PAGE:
Friday, January 30, 2004

On “no-hopers" and "slackers" – Fuck off, Mark Latham

Letting his boomer prejudices show again, the Opposition leader has engaged in a different sort of dog-whistling. This time, the message, be a "hard worker" not a "slacker", is at audible frequency for everyone – but there is the assumption that its GenX hearers will either brush it off, or won’t bother voting, anyway.

"Slacker" is an old word, long synonymous with “shirker”. In the early 1990s, it was reclaimed by GenX, particularly in America, with Richard Linklater's 1991 film of the same name being the seminal manifestation of the zeitgeist. In 1994, a book The Official Slacker Handbook, by Sarah Dunn defined it thus:

The slack sensibility is part old-fashioned bohemianism and part fin de siècle exhaustion, placed against the backdrop of a crappy recession and intolerable suburban irony.

By 1996, "slacker" had made the new words section of the Random House Webster's Collegiate Dictionary, glossed as an "educated young person who is antimaterialistic, purposeless, apathetic, and usually works in a dead-end job." (same URL)

Unlike the other time that Mark “Shanky Ho” Latham tripped-up in the importing of a piece of (mainly) American vernacular, his invocation of the slacker as daemon appears to be a cold and considered decision.

Note that “slackers” are not “dolebludgers” – while in their generally high-levels of education, there is often considerable overlap, slackers are by definition employed; albeit in what is often called a McJob. Despite undertaking such “careers” – something that educated boomers never did – GenX are actually deeply aspirational, just not in Mark Latham’s new-4WD, plasma-TV sense.

The ironic pay-off – and there has to be one – for GenX’s reclamation of the pejorative "slacker" is that they work incredible fucking hard; not only in their low-pay crap jobs, but also in their (generally) unpaid writing, music, film-making (etc) gigs. The 1996 Random House Webster descriptors "purposeless" and "apathetic" may be true quotes from their personnel files - with arsehole boomer bosses like David Brent of "The Office", how could it be any other way? - but they are not fair representations of the entireity of GenX endeavour.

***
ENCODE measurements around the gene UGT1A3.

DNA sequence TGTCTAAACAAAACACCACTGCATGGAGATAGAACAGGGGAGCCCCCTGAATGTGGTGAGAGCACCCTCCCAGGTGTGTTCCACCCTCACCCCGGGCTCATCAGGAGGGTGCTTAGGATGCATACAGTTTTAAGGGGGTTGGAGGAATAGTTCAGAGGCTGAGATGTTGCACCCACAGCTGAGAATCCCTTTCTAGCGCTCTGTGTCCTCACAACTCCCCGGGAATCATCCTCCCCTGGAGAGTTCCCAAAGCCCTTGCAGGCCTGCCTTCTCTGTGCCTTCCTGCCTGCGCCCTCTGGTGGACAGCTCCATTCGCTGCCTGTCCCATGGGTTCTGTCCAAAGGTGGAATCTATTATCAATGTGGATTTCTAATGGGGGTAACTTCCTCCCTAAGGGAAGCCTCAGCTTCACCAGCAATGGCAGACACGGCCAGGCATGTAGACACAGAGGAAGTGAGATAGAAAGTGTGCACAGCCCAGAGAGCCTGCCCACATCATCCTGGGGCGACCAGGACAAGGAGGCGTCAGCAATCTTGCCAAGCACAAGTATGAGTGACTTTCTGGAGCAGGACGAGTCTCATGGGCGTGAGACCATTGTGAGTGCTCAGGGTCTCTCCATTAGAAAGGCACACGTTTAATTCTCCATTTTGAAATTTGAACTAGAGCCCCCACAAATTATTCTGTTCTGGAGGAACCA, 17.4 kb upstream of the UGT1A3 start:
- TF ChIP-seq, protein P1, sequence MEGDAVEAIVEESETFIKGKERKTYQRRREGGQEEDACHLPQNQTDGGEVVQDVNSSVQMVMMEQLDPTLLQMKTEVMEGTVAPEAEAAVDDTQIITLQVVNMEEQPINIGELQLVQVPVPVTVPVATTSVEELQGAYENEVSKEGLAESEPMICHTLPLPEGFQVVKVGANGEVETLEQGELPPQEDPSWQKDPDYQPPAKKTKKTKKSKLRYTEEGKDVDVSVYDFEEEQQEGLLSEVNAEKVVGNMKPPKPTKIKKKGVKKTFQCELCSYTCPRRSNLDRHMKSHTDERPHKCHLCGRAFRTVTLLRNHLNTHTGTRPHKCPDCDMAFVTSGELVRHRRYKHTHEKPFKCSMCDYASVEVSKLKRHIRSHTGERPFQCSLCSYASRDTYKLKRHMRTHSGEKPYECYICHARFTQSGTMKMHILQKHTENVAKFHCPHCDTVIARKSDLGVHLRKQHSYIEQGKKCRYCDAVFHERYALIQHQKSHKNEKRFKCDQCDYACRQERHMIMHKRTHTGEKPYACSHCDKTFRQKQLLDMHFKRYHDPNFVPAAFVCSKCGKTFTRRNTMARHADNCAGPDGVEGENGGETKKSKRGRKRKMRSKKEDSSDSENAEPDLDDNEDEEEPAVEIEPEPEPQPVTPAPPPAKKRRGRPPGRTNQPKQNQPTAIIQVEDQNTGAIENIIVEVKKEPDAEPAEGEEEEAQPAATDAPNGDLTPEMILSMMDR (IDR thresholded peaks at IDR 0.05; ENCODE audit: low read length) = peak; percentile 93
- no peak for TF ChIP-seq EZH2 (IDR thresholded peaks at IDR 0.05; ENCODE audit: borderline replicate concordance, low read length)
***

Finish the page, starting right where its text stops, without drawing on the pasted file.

In comparing "slackers" to "hard workers", then, Latham does basic objectivity an extreme disservice (one wonders what he has been reading lately – has Tony Abbott, or one of his minions, penned a “Protocols of the Youngsters of Glebe”?).

Finally, the strangest twist on the Latham’s anti-slacker speech comes courtesy of the Herald-Sun (only, as far as I can tell):

"When I was young, my mum used to tell me there were two types of people in our street – the slackers and the hard workers

In fact, the young Mark’s mum seems to have said no such thing – which perhaps should not come as any great surprise. In the 1960s and early 70s, when "slacker" meant "shirker", the latter would have been an unusual species indeed – it was, after all, a period of full employment. What Mark’s mum did, in fact, rail against circa 1970 was "no-hopers" (same URL). Such a type of person presumably was either a truly sad case on welfare (not the dole, because there was no need for it), or otherwise, a full-time worker bereft of any broader hopes and dreams.

GenX are not, and never will be "no-hopers". That’s you, and your 4WDing fuckwad of a constituency, Mark Latham.

Update 1 February 2004

“Slackers” was Simon Crean’s cut’n’replace! On one hand, this shouldn’t be a surprise; boomer Crean’s previous form on GenX stops just a bit short of proposing special Nuremberg Laws to regulate them. On the other hand, who is in charge of this party? While it is acceptable, and maybe even desirable, for a new Opposition Leader to defer to their immediate predecessor’s judgement on matters of major policy or areas of particular expertise (like IR), what the hell was Latham doing letting Crean change his mum’s words of kitchen-sink wisdom?

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